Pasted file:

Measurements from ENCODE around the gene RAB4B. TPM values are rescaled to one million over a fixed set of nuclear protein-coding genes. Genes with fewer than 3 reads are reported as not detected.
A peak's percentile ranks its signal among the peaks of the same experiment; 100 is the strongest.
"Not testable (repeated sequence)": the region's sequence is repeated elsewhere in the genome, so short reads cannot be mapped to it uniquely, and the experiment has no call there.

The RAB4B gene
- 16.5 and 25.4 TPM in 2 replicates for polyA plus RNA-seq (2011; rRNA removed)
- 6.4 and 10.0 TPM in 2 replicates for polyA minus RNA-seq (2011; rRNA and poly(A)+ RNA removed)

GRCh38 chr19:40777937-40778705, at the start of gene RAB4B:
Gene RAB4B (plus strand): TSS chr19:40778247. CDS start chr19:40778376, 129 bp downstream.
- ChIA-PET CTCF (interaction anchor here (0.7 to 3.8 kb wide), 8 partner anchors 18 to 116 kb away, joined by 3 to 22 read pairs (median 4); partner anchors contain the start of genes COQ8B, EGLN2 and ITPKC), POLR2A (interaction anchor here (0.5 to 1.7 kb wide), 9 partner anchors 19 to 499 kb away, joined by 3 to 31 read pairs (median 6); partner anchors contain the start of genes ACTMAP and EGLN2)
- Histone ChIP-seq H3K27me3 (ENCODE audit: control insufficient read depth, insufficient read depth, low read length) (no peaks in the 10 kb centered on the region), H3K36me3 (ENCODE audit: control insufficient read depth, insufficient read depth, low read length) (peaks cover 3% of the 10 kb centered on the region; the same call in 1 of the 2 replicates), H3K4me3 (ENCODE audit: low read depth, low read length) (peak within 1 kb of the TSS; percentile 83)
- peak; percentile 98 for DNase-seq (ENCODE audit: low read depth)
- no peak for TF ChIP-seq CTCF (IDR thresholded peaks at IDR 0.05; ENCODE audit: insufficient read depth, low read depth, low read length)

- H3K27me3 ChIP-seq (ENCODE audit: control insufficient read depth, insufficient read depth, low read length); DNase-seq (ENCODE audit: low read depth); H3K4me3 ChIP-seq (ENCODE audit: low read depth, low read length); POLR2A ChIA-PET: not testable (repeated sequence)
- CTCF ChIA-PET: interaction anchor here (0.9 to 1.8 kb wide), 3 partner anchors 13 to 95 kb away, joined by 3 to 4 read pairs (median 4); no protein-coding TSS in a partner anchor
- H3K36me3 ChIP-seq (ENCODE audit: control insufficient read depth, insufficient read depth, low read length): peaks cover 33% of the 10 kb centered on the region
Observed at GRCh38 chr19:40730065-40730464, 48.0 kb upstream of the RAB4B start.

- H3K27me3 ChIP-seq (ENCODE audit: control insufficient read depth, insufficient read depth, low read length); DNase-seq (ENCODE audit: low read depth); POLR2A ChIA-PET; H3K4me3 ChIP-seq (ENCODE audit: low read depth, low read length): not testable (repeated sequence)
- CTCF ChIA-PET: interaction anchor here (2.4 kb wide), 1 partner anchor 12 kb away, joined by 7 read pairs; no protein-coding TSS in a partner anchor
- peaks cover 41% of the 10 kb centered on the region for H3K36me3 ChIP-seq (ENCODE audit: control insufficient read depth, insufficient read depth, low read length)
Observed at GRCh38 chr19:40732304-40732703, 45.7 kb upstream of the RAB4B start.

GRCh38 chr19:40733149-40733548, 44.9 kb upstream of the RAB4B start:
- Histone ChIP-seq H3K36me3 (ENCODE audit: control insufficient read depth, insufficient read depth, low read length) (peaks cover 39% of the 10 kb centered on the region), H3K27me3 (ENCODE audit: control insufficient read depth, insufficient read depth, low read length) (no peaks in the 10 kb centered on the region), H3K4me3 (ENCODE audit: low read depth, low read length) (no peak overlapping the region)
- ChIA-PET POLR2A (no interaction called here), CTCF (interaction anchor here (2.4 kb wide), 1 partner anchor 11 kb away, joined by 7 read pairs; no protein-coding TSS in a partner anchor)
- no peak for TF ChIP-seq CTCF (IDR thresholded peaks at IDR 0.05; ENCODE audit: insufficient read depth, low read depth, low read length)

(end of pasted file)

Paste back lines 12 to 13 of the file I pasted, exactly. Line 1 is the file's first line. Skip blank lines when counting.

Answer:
- no peak for TF ChIP-seq CTCF (IDR thresholded peaks at IDR 0.05; ENCODE audit: insufficient read depth, low read depth, low read length)

- H3K27me3 ChIP-seq (ENCODE audit: control insufficient read depth, insufficient read depth, low read length); DNase-seq (ENCODE audit: low read depth); H3K4me3 ChIP-seq (ENCODE audit: low read depth, low read length); POLR2A ChIA-PET: not testable (repeated sequence)